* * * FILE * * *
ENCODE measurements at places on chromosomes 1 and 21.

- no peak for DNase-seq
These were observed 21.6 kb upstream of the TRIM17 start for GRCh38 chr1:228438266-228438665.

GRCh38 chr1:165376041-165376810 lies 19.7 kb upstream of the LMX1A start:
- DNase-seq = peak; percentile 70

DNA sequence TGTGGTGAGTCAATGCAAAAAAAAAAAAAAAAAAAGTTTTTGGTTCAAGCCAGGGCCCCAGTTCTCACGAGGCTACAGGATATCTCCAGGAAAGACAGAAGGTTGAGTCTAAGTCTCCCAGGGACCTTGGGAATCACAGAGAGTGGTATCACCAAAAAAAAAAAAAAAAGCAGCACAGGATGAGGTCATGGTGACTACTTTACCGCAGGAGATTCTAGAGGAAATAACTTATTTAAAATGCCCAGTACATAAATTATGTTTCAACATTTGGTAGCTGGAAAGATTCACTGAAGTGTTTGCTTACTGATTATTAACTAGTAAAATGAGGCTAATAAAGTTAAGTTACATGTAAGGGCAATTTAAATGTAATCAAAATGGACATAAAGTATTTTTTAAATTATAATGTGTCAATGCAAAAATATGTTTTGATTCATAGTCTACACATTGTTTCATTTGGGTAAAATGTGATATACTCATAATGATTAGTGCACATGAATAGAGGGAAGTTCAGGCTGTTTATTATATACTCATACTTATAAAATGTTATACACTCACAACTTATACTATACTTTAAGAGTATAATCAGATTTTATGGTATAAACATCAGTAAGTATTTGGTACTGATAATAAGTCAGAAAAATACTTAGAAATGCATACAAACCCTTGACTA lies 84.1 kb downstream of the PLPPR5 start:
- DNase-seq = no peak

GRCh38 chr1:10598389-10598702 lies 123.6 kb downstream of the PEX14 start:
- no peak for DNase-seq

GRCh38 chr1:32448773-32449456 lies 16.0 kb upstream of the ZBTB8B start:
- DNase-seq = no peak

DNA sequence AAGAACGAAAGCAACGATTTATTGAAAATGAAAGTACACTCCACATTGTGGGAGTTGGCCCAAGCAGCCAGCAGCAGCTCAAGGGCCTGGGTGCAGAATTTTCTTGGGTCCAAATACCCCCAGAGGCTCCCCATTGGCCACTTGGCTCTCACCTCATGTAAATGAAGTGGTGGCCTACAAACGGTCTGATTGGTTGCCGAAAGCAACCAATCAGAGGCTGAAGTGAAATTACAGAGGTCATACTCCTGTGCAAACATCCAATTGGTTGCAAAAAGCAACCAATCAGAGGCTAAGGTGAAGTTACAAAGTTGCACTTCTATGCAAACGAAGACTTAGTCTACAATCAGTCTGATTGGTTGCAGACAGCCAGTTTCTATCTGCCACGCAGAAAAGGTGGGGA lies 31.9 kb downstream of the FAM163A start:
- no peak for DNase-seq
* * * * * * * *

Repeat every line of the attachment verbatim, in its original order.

ENCODE measurements at places on chromosomes 1 and 21.

- no peak for DNase-seq
These were observed 21.6 kb upstream of the TRIM17 start for GRCh38 chr1:228438266-228438665.

GRCh38 chr1:165376041-165376810 lies 19.7 kb upstream of the LMX1A start:
- DNase-seq = peak; percentile 70

DNA sequence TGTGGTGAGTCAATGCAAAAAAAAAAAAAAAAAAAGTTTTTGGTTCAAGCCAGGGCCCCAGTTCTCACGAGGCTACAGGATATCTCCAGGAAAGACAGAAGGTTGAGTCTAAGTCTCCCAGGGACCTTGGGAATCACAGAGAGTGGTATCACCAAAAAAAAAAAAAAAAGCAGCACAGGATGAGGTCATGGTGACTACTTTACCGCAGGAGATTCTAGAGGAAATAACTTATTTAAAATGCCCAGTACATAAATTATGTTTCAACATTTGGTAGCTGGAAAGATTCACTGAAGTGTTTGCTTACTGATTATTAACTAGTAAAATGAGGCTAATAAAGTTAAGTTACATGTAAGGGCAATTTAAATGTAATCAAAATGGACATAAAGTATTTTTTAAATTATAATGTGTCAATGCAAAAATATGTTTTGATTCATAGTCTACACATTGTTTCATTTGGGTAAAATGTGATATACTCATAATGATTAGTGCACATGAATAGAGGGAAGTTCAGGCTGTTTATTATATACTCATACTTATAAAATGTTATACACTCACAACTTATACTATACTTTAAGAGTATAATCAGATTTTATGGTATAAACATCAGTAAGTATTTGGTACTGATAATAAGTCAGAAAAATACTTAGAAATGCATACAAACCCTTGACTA lies 84.1 kb downstream of the PLPPR5 start:
- DNase-seq = no peak

GRCh38 chr1:10598389-10598702 lies 123.6 kb downstream of the PEX14 start:
- no peak for DNase-seq

GRCh38 chr1:32448773-32449456 lies 16.0 kb upstream of the ZBTB8B start:
- DNase-seq = no peak

DNA sequence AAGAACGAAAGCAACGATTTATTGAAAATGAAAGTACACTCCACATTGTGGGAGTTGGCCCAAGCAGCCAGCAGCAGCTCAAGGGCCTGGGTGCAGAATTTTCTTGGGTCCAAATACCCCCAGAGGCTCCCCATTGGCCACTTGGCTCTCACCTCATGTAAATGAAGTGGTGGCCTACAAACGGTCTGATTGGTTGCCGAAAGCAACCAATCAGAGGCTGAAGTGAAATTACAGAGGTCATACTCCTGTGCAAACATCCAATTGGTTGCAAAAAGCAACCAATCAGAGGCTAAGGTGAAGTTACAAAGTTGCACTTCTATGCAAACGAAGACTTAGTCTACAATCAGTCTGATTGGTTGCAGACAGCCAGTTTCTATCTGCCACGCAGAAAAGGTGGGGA lies 31.9 kb downstream of the FAM163A start:
- no peak for DNase-seq